How Your Windows and Cell Phone Could Start Generating Solar Power
The technology works by harvesting invisible light.
There’s an estimated 5 to 7 billion square meters of glass surfaces in the US. For windows on homes, cars, and buildings, these glass surfaces perform a few basic functions — letting light and fresh air in when open, and blocking bugs and keeping the cold out when closed.
Now they could all serve another, altogether revolutionary, purpose — generating electricity.
A new paper in the journal Nature Energy describes how transparent solar panels could be placed over all windows and transparent surfaces in the US to generate energy and decrease reliance on fossil fuels.
If that happens, nearly all the electricity demands of the US could be met in conjunction with rooftop solar panels, and as long as storage capabilities are improved.
“Highly transparent solar cells represent the wave of the future for new solar applications,” said Richard Lunt, leader author of the report at Michigan State University, in a press release. “We analyzed their potential and show that by harvesting only invisible light, these devices can provide a similar electricity-generation potential as rooftop solar while providing additional functionality to enhance the efficiency of buildings, automobiles and mobile electronics.”
Lunt’s team at MSU created a plastic technology called a transparent luminescent solar concentrator. You simply place the plastic over a glass surface — a house or car window or even a cellphone screen — and it begins to convert sunlight into electricity.
The plastic doesn’t obscure visibility because it’s harvesting invisible wavelengths from the sun. This energy is then passed onto strips of photovoltaic solar cells that exist on the outer edges of the sheet.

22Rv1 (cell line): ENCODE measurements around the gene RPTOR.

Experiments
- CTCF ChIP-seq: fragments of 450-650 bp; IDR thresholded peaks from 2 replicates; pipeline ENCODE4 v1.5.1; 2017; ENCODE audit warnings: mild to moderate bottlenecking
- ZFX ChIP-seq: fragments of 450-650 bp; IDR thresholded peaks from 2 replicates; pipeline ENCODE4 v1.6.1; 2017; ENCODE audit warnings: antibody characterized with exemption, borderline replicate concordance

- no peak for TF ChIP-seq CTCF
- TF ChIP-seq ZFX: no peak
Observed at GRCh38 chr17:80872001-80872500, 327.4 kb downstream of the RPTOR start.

The technology is currently far less efficient than traditional solar panels — 5% efficiency versus around 15% to 18% efficiency — and it isn’t market-ready, but Lunt and his team believe the technology will become just as efficient and ubiquitous as normal panels in the years ahead.
After all, the technology is new and could follow the same rapid arc of efficiency improvement that traditional panels followed.
“Traditional solar applications have been actively researched for over five decades, yet we have only been working on these highly transparent solar cells for about five years,” Lunt said in the press release. “Ultimately, this technology offers a promising route to inexpensive, widespread solar adoption on small and large surfaces that were previously inaccessible.”
In recent years, advances in solar and wind power technology have made renewable energy more competitive as countries around the world strive to uphold the Paris climate agreement.
In the US, for instance, the price of solar has dropped by 60% in less than a decade and this decrease is expected to continue as China invests enormous amounts of money into research and development of solar technology.
Offshore wind power has recently become a viable investment, and has the potential to provide all of the world’s energy needs, according to a recent study.
According to The Global Wind Energy Council, Denmark gets more than 40% of its energy from wind power, and China and the US get around 4% to 5%, which is closer to the global average. Solar, meanwhile, generates around 1.3% of global electricity demands.
Fossil fuels still account for the vast majority of electricity generation — but with advances like transparent solar sheets, that could soon change.
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